The Gift: A novel

My project for A man finds himself alone on a paradisical island where has has no need to work to support himself. His life is spent transforming the island.

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Location: Los Angeles, United States

I am an awkward, stubborn, slightly insane woman who would rather talk Plato than Prada, rather watch Frank Capra than Carrie Bradshaw, and rather listen to Norse myths sung in Icelandic than anything currently on the radio. Yeah. Told you I was weird.


Monday, November 29, 2004

Chapter 18: Acedia

The two men slept on through the night, unaware of the moon’s slow progress towards the height of its arc, or the stars’ measured and hasteless dance across the horizon. Suddenly, they were awakened by a loud rushing sound, accompanied by a completely unfamiliar sound. They were suddenly surrounded by a crowd of bats, winging their way out of a hidden cave into the night. Their piercing shrieks echoed through the darkness as they chased and snapped at insects.
The flurry of their leathery wings was oddly stirring, and both men were soon completely awake, and felt ready for action. However, they knew that if they continued their journey now, they would be tired again as soon as the sun rose, so they did not move from their beds, but stared up at the bats and stars instead.
The bats soon moved off in their evening hunt, but Cobb and Dranger remained awake.
Dranger grunted. "Yeah?"
"You think it’s true what they say? You know, to follow your heart and all that crap?"
"How do you mean?"
"Well, they always say that you should follow your heart, and anything that you do for love is ok, right? So, is it true?"
Dranger looked at him warily. "And why do you choose this moment to ask?"
Cobb shrugged. "I dunno. But, I mean..." He propped himself up on his elbow. "I don’t know about you, but I’ve been remembering a lot of things lately. Not good things, mostly. But I always did what I felt I had to do, and did a lot of things for love...Well, I thought it was love, anyway. But...well, some of them were good things, and some of them weren’t. So, should I follow my heart or not?"
Dranger studied him carefully in the moonlight. He’d never seen the younger man this open, this vulnerable. He was old enough to be his father, albeit a young father. He sighed, and decided to play the man and give him a few lessons about life and love.
"First of all, love makes you do dumb things. You ever see a bird trying to impress a lady bird during spring? They act like complete idiots: it’s a wonder they don’t all get eaten during springtime." He paused, searching for words. "But, if they didn’t act crazy, they’d never get lucky, and then there would be no new birds in the spring." He stopped, realizing that he’d somehow gotten a bit off course. "In all honesty, I have done many stupid things for love. Always too careful, I guess. So I’m not sure I can give you a good answer. But it looks like sometimes you have to do stupid things for love, and other stupid things you shouldn’t do. Make any sense?"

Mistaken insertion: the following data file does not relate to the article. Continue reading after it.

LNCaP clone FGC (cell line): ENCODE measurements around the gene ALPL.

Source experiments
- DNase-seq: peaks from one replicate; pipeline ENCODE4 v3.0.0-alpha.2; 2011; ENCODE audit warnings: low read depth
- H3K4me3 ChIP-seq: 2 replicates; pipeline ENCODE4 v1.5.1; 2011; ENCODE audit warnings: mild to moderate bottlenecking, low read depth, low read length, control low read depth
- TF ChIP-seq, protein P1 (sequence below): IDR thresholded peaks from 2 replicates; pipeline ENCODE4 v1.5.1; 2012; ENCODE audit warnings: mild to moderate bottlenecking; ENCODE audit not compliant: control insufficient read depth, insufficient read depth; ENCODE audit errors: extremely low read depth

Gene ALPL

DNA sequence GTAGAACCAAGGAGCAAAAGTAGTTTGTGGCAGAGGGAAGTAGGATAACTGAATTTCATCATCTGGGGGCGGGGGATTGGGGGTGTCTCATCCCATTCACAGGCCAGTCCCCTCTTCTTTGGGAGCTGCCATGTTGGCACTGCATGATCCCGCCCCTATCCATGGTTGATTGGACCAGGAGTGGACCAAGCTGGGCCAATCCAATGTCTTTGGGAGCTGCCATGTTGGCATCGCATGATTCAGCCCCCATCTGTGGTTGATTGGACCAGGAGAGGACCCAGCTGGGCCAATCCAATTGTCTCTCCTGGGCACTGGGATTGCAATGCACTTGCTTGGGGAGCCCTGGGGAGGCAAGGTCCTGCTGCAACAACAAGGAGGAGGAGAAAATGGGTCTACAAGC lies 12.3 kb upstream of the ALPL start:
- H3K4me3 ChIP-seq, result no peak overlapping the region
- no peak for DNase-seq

"Not much, but I think I know what you mean.""Ok then. Go to sleep."
Dranger rolled over, and took his own advice. Cobb stayed awake, watching the stars for a long time, but slowly his eyes closed, and he too, was asleep.
Arthur lay in the long grass looking up at the stars. He was tired, very tired, in both body and soul. He was no longer young by anyone’s standards: he had been twenty-eight when he first landed on the island, and that had been eighteen years ago. His hair had begun to turn gray long ago, though it was less noticeable in his sun-bleached hair than it would have been before. His body had grown lean and muscular, both from the restricted diet of the island, and his incessant work. He had managed to keep his hair reasonably trimmed, using chips of flint as knives to cut it, but his beard and mustache were still rather impressive. He had seen himself, once, in a still pool of water, and had hardly recognized himself. He was no longer the young, handsome graduate student that he had been. But then, he was not the pompous, hot-tempered young man he had been either. He looked up at the stars, having grown intimately familiar with their movements over the past decade. If he looked just right, he could make out the Southern Cross, rising above the trees.
He sighed, and got to his feet, unable to sleep. He paced the small clearing restlessly, looking back on his life.
"Can I really say that it has been well spent?" he wondered. "I did nothing but school for so long, then landed here, where my work can profit no-one..." He paused, disheartened. "Why do I work, then? Or why not try to build something, and escape? I am free to do whatever I want here: there is no society to harm, nor any other person to endanger." He slammed his fist into his open palm and shook his head. "So why? Why do I keep working? Why do I keep building, when there is no likelihood that anyone will see?" He sighed, his mind drifting, and coming to the only answer that he could ever find.
"As fire mounts, urged upward by the pure
Impulsion of its form, which must aspire
Toward its own matter, where twill best endure,
So the enamored soul falls to desire--
A motion spiritual--nor rest can find,
Till its loved object it enjoy entire."
He groaned, a sound of pure weariness and brokeness, and sank to his knees. "Domine," he whispered into the grass, "istud quod facio non facio nisi, ut inveniam te." He looked up at the stars, wheeling across the sky. "Inveniam te postquam id perfecero." He curled up again, face down in the grass. "Rachel...Help me. I cannot see what I have worked so hard to find."
He fell asleep, still stretched out on the grass, the dew mixing with his tears.

copyright 2004 Elizabeth J. Weaver


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